The night before I was due to fly out, we had a going away of sorts. A few drinks and some food in a great Korean place around the corner. I was so thankful to the people that made the effort to turn up. There were some great friends who could only make it for five minutes or half an hour but their love, hugs and kind words were immense. The whole night felt like I was experiencing it through two different versions of myself. There was the smiley, well traveled, curios Grace who would miss her friends but was looking for a new adventure. She did her best to shine through the hidden world of loneliness, confusion and despair that belonged to the Grace who had built a life full of brilliant people, events and opportunities but still had a gaping hole in her life. I'm not even sure if I managed to convince people that I was excited and full of energy about going away and this new chapter I had haphazardly created for myself. When one friend gave me a hug and said, "I hope you find whatever it is you're looking for", it took every bit of energy I had not to choke with tears. When I went home to one last night in my little cottage in North Strand, a small thought of not going trickled into my consciousness. I pushed it away and forced myself asleep.

When I got to Portugal, the weather hit me with one storm after another.  It was miserable. I couldn't understand why I wasn't enjoying it. I moved to another town, the stunning 'island' of Baleal. The sun came out, along with freckles all over my face and for the first time in months, I could breathe properly again. I surfed and smiled but I didn't want to get to know the new people that would arrive every few days. I felt like a hyperactive fraud every time I opened my mouth to speak. Each sunset and surfable wave calmed my nerves, until they got ratcheted back up by night time and I would hide away in my dorm. 

I stayed on for four weeks. I missed my mamma's 60th birthday. I talked that day to most of my family. When my big sister got on the phone, she laughed down the line. "How are you?". "Where are you?". I laughed it off, said I was enjoying not knowing. That night I couldn't sleep and when I woke up the next morning, I sobbed silently because if I had been truly honest with myself, I would have answered "I'm not ok" and "I don't know where I am: I'm lost".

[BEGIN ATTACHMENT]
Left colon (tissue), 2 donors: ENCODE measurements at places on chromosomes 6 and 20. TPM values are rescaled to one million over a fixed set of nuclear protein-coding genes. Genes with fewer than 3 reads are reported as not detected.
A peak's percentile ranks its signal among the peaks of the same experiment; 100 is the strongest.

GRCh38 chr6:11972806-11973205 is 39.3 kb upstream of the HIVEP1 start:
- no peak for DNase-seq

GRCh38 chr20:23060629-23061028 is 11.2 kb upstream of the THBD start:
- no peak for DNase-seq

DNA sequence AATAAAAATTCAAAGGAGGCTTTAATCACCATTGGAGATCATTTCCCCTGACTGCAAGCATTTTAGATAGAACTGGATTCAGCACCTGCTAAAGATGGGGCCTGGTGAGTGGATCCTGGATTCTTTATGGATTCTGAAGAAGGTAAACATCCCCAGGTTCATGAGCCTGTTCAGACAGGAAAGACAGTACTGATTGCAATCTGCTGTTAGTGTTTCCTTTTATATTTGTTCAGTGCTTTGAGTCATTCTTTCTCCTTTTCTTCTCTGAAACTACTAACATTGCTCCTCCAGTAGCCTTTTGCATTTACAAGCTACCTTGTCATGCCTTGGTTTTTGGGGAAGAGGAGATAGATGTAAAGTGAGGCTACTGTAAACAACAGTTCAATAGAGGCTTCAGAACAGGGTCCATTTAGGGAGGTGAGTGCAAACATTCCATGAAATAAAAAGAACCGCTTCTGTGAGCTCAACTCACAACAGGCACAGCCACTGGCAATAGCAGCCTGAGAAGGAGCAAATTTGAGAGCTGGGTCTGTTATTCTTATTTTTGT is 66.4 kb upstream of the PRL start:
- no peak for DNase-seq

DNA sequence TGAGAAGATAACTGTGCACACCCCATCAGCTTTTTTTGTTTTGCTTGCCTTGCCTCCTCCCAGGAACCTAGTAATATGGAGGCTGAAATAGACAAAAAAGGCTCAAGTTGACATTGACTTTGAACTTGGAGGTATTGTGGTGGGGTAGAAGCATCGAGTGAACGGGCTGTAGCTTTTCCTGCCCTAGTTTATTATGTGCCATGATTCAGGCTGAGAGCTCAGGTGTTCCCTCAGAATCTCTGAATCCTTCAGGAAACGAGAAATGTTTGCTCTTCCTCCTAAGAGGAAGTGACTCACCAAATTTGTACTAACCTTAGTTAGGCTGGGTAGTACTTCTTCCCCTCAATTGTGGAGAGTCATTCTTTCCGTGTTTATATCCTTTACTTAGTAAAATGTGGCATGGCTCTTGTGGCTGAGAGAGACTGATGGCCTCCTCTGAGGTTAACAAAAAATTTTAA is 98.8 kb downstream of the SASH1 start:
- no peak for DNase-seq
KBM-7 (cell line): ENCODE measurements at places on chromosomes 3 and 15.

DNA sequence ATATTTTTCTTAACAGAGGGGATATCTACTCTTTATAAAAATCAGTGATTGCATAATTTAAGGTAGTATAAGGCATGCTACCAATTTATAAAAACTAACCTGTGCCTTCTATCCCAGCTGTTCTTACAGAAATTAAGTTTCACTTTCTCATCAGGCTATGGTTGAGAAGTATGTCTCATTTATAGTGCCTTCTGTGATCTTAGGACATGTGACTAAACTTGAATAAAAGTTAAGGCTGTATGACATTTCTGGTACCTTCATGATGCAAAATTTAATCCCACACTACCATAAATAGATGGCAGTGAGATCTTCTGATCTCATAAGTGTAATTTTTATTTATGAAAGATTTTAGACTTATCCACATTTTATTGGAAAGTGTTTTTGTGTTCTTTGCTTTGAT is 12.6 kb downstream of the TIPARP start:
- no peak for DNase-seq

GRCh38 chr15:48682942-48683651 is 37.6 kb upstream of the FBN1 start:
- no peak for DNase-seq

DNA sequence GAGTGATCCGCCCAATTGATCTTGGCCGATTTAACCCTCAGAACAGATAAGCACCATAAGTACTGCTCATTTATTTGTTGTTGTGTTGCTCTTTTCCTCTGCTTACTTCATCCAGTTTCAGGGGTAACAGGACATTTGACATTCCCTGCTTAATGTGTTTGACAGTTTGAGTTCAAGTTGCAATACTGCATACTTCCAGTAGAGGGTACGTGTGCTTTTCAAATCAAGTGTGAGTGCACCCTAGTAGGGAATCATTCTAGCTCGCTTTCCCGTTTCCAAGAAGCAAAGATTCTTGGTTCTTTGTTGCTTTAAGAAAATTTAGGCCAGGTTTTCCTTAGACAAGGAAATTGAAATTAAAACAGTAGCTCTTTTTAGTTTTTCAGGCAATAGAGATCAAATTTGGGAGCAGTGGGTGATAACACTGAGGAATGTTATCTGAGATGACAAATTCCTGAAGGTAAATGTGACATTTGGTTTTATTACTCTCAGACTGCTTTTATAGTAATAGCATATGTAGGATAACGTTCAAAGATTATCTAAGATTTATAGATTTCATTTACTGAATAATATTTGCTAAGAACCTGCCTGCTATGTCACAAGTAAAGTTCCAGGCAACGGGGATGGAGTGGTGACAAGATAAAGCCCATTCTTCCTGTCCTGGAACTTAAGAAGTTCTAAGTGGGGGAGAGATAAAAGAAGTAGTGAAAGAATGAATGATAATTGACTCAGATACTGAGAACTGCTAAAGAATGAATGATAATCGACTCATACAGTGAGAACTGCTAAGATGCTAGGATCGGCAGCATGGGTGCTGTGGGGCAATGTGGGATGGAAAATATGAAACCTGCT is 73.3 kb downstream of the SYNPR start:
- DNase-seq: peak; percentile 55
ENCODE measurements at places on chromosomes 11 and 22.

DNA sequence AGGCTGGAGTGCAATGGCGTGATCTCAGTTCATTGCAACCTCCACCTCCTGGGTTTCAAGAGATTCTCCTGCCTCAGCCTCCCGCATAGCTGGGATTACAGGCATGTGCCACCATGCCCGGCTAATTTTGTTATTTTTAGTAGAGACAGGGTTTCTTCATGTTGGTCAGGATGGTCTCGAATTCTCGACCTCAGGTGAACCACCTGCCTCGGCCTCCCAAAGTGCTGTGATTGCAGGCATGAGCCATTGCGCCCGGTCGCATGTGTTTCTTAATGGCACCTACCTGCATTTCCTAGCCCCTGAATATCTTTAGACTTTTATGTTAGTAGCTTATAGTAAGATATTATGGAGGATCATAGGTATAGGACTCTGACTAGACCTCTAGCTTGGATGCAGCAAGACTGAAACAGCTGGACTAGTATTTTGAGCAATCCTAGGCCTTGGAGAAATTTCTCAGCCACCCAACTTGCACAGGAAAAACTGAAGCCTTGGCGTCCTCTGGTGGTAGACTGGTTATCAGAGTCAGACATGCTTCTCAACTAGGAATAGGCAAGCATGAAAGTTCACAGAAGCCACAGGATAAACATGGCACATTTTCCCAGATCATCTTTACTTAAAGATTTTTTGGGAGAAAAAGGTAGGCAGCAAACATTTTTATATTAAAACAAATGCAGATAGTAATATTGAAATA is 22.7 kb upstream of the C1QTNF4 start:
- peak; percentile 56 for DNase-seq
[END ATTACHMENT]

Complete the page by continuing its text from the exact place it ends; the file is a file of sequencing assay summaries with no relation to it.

Through texts and facebook messages, emails and phone calls, I spent the next two days explaining to my family that I wasn't ok and that I needed to come home. I spent over three hundred euro on a stupid Ryanair flight because I couldn't cope with having to stay a minute longer alone. 

That was three and a half weeks ago. In that time, I've slept, cried and been more up front about my depression and anxiety than I've ever been in my life because for the last eighteen years, I've felt like a fraud, an unsuccessful emotional fraud. Every single time I tried to 'get on with it', 'put a face on', 'cop on to myself', 'get over myself', 'stop being so sensitive all the time' or 'smile through it', I've only ever managed to do it for a few months before I burnt out and failed miserably at life again. I'd not only lose out on what I loved at the time but I always ran the risk of losing friends who thought I didn't care, a job, money, a place to live and always, always, a part of my true personality and my self worth.

Now, at almost thirty years of age, my mind has had enough. It's as though there's a part of my personality, the inner part of me that hates the anxiety and depression has had enough of me and my decision to try and wash over it once the fitness or good food or counselling has kicked in. I realized that I can't keep crawling on my hands and knees emotionally. I've written about my depression and anxiety before but more along the lines of an anecdote but I can't take it anymore.

I'm fed up. I'm tired of feeling like this, of wondering when, if ever, happiness will extend to a majority in my mind and in my life. More importantly, I'm tired of pretending to the point where the pretense is beyond obvious. I've known that I'm obviously not the only one who suffers from mental health issues but I've never known anyone to admit it openly, to stop hiding. Then I read a book.